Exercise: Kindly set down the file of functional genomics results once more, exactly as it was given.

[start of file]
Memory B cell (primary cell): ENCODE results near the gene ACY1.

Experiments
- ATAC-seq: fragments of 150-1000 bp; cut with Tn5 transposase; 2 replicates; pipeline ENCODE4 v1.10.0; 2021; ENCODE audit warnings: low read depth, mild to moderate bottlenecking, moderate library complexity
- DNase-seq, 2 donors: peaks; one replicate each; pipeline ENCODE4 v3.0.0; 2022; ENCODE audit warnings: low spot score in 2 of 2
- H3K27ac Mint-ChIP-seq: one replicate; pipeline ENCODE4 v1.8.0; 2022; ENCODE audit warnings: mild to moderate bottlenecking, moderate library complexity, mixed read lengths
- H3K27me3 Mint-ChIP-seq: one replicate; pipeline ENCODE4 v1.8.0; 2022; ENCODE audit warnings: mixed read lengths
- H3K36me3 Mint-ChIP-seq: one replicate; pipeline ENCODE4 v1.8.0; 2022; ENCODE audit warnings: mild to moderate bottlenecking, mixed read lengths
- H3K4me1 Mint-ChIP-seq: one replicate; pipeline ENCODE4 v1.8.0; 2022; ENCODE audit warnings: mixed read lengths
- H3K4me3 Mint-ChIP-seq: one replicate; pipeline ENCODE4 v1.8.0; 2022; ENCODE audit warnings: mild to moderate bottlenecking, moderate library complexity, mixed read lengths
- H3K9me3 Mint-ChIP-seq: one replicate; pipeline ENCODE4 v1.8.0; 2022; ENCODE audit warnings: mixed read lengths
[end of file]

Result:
Memory B cell (primary cell): ENCODE results near the gene ACY1.

Experiments
- ATAC-seq: fragments of 150-1000 bp; cut with Tn5 transposase; 2 replicates; pipeline ENCODE4 v1.10.0; 2021; ENCODE audit warnings: low read depth, mild to moderate bottlenecking, moderate library complexity
- DNase-seq, 2 donors: peaks; one replicate each; pipeline ENCODE4 v3.0.0; 2022; ENCODE audit warnings: low spot score in 2 of 2
- H3K27ac Mint-ChIP-seq: one replicate; pipeline ENCODE4 v1.8.0; 2022; ENCODE audit warnings: mild to moderate bottlenecking, moderate library complexity, mixed read lengths
- H3K27me3 Mint-ChIP-seq: one replicate; pipeline ENCODE4 v1.8.0; 2022; ENCODE audit warnings: mixed read lengths
- H3K36me3 Mint-ChIP-seq: one replicate; pipeline ENCODE4 v1.8.0; 2022; ENCODE audit warnings: mild to moderate bottlenecking, mixed read lengths
- H3K4me1 Mint-ChIP-seq: one replicate; pipeline ENCODE4 v1.8.0; 2022; ENCODE audit warnings: mixed read lengths
- H3K4me3 Mint-ChIP-seq: one replicate; pipeline ENCODE4 v1.8.0; 2022; ENCODE audit warnings: mild to moderate bottlenecking, moderate library complexity, mixed read lengths
- H3K9me3 Mint-ChIP-seq: one replicate; pipeline ENCODE4 v1.8.0; 2022; ENCODE audit warnings: mixed read lengths